Amidst all the “Black Panther” fanfare, one name we cannot forget is Ruth Carter, the powerhouse costume designer behind the movie’s looks.
Carter is a Hollywood veteran, having outfitted some of the culture’s most iconic films from “Malcolm X” and “BAPS” to “Five Heartbeats” and “School Daze.” And now the multiple Oscar and Emmy-nominated costume designer is taking on afrofuturism fashions in the film set to debut next February.
She took to Twitter soon after the teaser trailer dropped on Friday to explain some her references in creating the iconic looks. From Kenya’s Maasai tribe to Lesotho’s Basotho people, the motherland is widely represented.
Black Panther is an upcoming American superhero film based on the Marvel Comics character of the same name. Produced by Marvel Studios and distributed by Walt Disney Studios Motion Pictures, it is intended to be the eighteenth film installment of the Marvel Cinematic Universe. The film is directed by Ryan Coogler from a screenplay by him and Joe Robert Cole, and stars Chadwick Boseman as T’Challa / Black Panther, alongside Michael B. Jordan, Lupita Nyong’o, Danai Gurira, Martin Freeman, Daniel Kaluuya, Angela Bassett, Forest Whitaker, and Andy Serkis. In Black Panther, T’Challa returns home as king of Wakanda but finds his sovereignty challenged by a long-time adversary in a conflict that has global consequences.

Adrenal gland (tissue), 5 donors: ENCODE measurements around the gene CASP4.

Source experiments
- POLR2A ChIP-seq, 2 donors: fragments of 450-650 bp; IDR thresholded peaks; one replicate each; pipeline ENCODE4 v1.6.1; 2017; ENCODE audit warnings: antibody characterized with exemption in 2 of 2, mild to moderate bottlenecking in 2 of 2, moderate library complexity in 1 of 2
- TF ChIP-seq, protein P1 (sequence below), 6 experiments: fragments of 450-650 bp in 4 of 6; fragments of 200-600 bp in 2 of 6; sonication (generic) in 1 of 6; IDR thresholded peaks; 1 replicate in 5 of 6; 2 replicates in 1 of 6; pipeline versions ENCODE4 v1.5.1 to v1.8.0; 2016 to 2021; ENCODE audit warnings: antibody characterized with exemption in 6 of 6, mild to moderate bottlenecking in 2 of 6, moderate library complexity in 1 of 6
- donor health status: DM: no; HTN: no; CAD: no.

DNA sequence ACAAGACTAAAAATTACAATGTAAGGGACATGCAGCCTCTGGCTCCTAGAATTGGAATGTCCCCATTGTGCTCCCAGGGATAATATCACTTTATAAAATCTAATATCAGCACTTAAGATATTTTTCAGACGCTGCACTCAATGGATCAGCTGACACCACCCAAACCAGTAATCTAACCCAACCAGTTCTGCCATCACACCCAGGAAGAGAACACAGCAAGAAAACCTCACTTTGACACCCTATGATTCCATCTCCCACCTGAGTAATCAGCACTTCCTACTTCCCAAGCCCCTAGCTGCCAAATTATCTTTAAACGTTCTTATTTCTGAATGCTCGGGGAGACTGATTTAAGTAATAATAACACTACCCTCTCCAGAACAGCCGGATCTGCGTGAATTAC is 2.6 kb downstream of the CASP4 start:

Wesley Snipes first mentioned his intention to work on a Black Panther film in 1992, with that project going through multiple iterations over the next decade but never coming to fruition. A Black Panther film was announced as one of the ten films based on Marvel comics that would be developed by Marvel Studios and distributed by Paramount Pictures in September 2005, with Mark Bailey hired to write a script in January 2011. Black Panther was officially announced in October 2014, with Boseman appearing first in Captain America: Civil War. By the end of 2015, Cole and Coogler had both joined the film, and additional cast members came on board beginning in May 2016. Principal photography for the film took place from January to April 2017, at EUE/Screen Gems Studios and Pinewood Atlanta Studios in the Atlanta metropolitan area, and Busan, South Korea. (Wikipedia).